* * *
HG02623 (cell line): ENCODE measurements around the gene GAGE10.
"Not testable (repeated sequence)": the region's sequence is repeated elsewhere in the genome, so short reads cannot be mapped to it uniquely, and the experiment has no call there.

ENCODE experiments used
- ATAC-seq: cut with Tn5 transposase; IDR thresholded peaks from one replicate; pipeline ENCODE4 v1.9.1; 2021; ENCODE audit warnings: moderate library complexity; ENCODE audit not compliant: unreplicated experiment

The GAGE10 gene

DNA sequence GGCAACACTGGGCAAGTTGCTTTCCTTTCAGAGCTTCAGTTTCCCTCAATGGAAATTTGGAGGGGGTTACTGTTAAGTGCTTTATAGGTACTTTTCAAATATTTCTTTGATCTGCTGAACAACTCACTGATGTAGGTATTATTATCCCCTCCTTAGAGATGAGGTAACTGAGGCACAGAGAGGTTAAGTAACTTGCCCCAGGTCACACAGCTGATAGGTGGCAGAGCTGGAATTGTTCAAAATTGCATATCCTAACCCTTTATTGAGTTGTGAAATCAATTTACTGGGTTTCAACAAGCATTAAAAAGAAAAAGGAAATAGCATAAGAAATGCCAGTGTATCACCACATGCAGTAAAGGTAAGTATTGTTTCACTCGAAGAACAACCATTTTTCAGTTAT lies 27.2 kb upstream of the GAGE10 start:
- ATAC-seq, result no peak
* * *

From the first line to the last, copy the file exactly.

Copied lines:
HG02623 (cell line): ENCODE measurements around the gene GAGE10.
"Not testable (repeated sequence)": the region's sequence is repeated elsewhere in the genome, so short reads cannot be mapped to it uniquely, and the experiment has no call there.

ENCODE experiments used
- ATAC-seq: cut with Tn5 transposase; IDR thresholded peaks from one replicate; pipeline ENCODE4 v1.9.1; 2021; ENCODE audit warnings: moderate library complexity; ENCODE audit not compliant: unreplicated experiment

The GAGE10 gene

DNA sequence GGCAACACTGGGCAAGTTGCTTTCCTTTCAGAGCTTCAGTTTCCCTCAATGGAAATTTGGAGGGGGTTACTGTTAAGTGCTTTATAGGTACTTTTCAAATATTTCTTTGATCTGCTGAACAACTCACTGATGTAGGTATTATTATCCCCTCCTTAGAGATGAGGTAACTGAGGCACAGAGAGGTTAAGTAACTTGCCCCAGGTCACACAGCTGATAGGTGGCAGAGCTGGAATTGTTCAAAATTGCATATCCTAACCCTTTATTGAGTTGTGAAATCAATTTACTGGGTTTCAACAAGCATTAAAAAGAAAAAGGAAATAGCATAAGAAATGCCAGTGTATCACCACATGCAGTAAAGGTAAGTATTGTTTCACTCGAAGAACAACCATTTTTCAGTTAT lies 27.2 kb upstream of the GAGE10 start:
- ATAC-seq, result no peak